Father Crews

  • Father John Crews has been the Executive Director of the Hanna Boys Center since 1984 in Sonoma. (Kent Porter / Press Democrat) 2012

At first glance, the Rev. John Crews doesn't look like an authority figure. His leisurely pace, gentle voice and playful blue eyes, sparkling with humor, don't add up to the image of a patriarch.

It can take Crews hours to cross the campus of Hanna Boys Center outside Sonoma, where he has served as executive director since 1983. Hanna, a refuge for troubled boys for more than six decades, is a big place. The property sprawls over 163 acres, with the current campus covering 110.

But that's not why it takes Crews so long to walk the grounds. He stops constantly, chatting and joking with the nearly 100 boys who live and study there.

"I need to call my mom and see if she's going to pick me up for the weekend, but she might not want to," one boy tells Crews at the center's basketball court.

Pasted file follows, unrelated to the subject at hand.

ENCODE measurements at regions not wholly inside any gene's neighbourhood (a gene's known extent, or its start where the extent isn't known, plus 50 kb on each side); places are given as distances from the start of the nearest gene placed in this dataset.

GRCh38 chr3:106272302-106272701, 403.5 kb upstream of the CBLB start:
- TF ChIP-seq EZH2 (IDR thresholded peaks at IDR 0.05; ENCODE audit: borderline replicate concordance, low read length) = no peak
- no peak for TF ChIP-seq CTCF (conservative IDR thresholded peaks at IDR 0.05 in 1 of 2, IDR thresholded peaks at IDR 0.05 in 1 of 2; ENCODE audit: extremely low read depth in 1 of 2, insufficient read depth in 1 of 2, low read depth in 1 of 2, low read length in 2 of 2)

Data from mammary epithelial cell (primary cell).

"I wouldn't want to. Would YOU want to?" Crews teases. The joshing might sound harsh if it weren't for the warm grin on the 66-year-old priest's still youthful face.

Dressed in a sweatshirt and slightly baggy pants, Crews calls each boy by name. He readily recalls which kids turned out for soccer, which boys like to draw, and which one just finished building a cabinet he's been working on for two years.

"I've never had any trouble remembering the boys' names, but the staff comes and goes," Crews said, smiling slightly.

The staff at Hanna numbers 128, including teachers, coaches and counselors, and Crews maintains the same easy banter with them that he uses with the boys.

"In the 20 years I've known Father Crews, this is who he's always been," said Hanna's shop teacher, Keith Hale of Kenwood. "You can't have an adult conversation with him, because if a boy comes up and interrupts, the boy becomes the priority. It takes some getting used to. But that is why we're here. It's real, and the boys can sense that."

Crews grew up on the move. He and his two brothers and sister, all younger, followed their father, Sidney Crews, an Air Force pilot who rose to the rank of colonel, mostly back and forth from Air Force bases in Florida and South Carolina, but elsewhere, as well.

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